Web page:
- - Acme dolly tires
||07-23-2016 08:51 AM
I read somewhere that there is a formula to figure out the over axel weight on the dolly but cant find it. I do know my vehicle sticker says 2750LBs, I assume that's dry and no cargo. I weighted my RV with tow package and the Bikes, dolly and Elantra is 3200Lbs. I would be really surprised if I had more than 2000Lbs on my dolly axel. I do know I towed my moms RAV4 from OKC to FL and back, it is around 3600Lbs and it was definitely a different feel on the Dolly behind my coach. No problems but I could feel the difference in the drive on the trip. No issues with the tires still tho and they look like new still, for the most part. I also run my TPMS on my Toad and Dolly, 80PSI and have not observed any unusual temps. I think about 125 is the highest I have seen on the Dolly temps. They pretty much match my rear duels on the coach and maybe run a few degrees hotter but not much that I have noticed.
Originally Posted by Waiter21
Rob, I tow a Camry with mine, its probably about the same weight as yours. (Camry is 3,300 lbs empty)
Do you recall the circumstances prior to the blowout, i.e. mountains, hills, speed, etc??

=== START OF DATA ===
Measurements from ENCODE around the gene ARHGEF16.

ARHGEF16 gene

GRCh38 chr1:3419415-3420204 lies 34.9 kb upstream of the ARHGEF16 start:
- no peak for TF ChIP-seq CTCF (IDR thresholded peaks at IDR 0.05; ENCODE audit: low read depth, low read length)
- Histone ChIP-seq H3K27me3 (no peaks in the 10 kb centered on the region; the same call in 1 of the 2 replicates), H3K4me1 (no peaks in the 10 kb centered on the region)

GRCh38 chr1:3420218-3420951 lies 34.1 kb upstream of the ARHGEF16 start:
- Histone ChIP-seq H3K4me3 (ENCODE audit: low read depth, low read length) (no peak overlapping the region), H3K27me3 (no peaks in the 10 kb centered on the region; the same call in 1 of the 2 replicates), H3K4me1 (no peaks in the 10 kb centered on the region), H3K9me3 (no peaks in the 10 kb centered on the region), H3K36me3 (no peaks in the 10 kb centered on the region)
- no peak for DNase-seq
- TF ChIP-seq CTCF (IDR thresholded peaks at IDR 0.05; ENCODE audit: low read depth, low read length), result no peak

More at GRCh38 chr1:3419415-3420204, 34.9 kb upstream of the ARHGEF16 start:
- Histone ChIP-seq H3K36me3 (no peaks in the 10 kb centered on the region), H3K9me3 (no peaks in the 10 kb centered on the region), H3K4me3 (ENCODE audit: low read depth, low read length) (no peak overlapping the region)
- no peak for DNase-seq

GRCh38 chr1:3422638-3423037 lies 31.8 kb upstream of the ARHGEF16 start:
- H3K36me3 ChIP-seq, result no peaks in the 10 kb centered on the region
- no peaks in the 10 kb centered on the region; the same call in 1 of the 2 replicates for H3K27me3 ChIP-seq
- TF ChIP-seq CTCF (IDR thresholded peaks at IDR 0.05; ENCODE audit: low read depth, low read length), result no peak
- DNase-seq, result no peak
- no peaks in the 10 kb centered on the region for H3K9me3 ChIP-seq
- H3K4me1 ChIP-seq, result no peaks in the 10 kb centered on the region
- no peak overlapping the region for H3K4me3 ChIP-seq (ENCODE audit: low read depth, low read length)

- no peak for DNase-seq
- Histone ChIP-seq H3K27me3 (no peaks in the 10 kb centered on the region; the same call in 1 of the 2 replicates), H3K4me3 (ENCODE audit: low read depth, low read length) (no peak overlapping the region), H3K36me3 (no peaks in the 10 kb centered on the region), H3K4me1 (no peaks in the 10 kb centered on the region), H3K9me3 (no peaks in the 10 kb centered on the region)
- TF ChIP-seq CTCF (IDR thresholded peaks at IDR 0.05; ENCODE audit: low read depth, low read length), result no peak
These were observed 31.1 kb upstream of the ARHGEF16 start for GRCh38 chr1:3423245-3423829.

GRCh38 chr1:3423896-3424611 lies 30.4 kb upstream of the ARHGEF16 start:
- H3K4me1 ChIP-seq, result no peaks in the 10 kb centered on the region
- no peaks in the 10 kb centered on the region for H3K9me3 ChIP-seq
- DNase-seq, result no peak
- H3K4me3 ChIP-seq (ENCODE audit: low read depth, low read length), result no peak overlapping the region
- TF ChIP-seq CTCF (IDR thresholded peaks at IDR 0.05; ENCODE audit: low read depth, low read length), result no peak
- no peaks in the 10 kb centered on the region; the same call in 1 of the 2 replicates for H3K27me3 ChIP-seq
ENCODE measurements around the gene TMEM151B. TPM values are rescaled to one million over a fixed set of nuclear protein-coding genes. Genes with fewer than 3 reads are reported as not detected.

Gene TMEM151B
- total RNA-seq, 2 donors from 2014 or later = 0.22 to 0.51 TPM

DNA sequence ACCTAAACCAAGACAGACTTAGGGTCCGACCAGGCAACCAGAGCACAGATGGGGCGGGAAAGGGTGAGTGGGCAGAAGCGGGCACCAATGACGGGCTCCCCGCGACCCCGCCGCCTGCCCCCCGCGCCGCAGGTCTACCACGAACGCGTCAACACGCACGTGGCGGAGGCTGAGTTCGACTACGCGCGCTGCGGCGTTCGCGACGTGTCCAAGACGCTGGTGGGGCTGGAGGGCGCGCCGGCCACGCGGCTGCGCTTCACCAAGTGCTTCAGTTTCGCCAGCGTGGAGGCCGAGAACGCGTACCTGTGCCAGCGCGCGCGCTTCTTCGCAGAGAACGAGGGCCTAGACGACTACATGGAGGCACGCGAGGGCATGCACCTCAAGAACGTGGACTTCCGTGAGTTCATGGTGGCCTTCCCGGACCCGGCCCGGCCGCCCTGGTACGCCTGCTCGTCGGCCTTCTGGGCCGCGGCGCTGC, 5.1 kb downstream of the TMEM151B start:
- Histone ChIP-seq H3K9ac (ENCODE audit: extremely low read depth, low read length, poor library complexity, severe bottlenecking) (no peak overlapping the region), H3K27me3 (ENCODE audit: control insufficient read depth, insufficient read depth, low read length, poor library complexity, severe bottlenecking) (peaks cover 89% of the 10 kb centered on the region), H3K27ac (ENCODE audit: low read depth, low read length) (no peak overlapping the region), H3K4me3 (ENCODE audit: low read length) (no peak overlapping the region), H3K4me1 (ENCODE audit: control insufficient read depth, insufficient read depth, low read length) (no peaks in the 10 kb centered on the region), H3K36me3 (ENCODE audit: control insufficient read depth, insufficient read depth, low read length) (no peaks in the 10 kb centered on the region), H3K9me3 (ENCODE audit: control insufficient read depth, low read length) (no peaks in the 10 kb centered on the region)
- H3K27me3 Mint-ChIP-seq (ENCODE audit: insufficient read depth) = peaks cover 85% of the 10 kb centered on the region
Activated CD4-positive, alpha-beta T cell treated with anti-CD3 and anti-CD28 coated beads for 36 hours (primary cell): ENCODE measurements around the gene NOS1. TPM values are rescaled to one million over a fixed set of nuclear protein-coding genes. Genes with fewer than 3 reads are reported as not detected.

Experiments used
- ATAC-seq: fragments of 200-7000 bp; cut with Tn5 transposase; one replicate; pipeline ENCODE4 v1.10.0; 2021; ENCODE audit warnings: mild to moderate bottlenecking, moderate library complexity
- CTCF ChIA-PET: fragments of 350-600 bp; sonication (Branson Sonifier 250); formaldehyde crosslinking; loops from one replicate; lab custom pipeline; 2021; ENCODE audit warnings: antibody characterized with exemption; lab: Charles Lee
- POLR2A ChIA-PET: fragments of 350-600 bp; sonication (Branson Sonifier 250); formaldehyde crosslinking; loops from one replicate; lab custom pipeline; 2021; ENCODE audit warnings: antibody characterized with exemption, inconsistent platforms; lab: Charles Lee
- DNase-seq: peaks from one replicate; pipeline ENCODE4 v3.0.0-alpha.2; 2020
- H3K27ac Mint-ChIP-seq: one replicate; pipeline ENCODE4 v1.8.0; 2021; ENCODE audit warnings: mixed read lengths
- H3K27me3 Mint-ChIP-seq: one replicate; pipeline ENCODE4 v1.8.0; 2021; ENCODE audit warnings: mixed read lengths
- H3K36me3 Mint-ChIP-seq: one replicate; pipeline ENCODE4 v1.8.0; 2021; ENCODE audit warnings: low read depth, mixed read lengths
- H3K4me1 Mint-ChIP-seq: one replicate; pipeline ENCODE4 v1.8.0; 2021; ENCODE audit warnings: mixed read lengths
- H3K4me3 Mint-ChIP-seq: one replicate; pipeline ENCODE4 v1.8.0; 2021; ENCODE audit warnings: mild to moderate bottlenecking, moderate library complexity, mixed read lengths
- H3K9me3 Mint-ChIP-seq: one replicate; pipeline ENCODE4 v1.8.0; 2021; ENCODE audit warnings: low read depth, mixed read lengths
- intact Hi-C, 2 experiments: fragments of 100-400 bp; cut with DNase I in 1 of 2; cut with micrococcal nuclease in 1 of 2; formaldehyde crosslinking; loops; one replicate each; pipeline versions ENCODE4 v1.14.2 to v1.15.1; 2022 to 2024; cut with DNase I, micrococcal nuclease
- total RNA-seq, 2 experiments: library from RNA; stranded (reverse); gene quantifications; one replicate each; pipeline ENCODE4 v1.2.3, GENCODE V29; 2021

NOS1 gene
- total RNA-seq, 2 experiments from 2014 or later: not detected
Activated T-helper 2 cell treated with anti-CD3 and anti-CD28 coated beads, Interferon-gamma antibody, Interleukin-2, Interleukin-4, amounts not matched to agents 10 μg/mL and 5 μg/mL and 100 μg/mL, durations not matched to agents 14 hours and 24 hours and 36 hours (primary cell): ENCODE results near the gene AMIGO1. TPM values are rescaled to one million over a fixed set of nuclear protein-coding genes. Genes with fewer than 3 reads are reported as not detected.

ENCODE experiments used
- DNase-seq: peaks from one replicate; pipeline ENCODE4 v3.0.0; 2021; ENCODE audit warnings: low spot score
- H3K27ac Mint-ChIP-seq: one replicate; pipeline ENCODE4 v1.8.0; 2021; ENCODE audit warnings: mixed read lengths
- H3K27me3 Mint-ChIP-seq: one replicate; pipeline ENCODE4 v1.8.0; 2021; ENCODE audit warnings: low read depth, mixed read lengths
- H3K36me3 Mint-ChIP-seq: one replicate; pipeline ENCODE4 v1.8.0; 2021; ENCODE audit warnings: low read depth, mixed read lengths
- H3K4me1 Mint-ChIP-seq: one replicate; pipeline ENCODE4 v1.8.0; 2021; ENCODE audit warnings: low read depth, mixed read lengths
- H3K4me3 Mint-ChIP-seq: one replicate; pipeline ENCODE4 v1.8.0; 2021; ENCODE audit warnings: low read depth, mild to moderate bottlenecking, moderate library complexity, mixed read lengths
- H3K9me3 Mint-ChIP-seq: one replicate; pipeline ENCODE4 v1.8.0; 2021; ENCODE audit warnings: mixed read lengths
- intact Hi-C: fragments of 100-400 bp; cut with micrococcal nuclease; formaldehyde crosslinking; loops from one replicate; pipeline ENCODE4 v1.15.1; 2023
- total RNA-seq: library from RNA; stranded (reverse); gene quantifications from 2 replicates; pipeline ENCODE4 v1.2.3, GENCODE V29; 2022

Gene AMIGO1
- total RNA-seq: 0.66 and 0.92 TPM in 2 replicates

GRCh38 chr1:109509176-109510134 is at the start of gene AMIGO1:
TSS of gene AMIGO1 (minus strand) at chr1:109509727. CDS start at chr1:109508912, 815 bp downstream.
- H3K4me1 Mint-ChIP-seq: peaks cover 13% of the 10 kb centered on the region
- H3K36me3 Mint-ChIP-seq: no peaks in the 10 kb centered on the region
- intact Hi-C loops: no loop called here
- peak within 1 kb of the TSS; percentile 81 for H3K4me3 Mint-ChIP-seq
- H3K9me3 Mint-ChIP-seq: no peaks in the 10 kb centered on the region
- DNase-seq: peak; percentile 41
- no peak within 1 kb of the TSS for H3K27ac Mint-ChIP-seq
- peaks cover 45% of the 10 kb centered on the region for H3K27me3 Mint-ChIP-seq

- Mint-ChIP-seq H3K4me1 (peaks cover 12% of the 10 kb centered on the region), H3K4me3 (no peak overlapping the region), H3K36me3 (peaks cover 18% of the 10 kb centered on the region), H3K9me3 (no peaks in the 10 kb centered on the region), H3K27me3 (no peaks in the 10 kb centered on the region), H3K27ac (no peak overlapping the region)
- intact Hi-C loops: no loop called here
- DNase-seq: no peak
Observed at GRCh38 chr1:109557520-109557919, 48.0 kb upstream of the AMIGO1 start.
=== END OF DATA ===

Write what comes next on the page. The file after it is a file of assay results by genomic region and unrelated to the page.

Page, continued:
I mention this because I installed TPMS transmitters inside the Acme wheels (and the back wheels of the Camry) and monitor both pressure and internal temperature of the dolly and Camry tires while towing.
I start with 85 psi (cold sitting all night) in the Acme tires.
In the worst case I've seen to date, I was descending a very long steep mountain east of Phoenix on US 60 (Globe AZ). While traveling in the summer, the tire pressure usually hangs around 95 - 100 psi while traveling but had climbed to 110 psi. The internal temperature usually hangs around 150 - 160, but was approaching 200 deg.
I pulled off the road, I could put my hand on the tire and the wheel, They felt very warm, but not hot. (rubber doesn't conduct heat very well)
I attribute the temperatures to the braking required from the Acme dolly coming down the long steep incline.
If these tires get low on air pressure, they will heat up very fast.
Transmitters are a great idea, I will look into that..... I was going about 45 coming out of a small town, it was about 95 deg outside, nothing out of the ordinary. I am thinking I may have hit something or lost pressure and the tire heated up ? could have been a bad tire ? but I changed it and drove another 6 hours as the day heated up and had no problems !!!!
||08-27-2016 12:06 PM
Just a note about tire age. Read the mfg date cast into the sidewall of the tire to see how old it REALLY is. Regardless of where you bought it, it may well have been sitting in a warehouse, or cargo hold, for quite a while before you got it.
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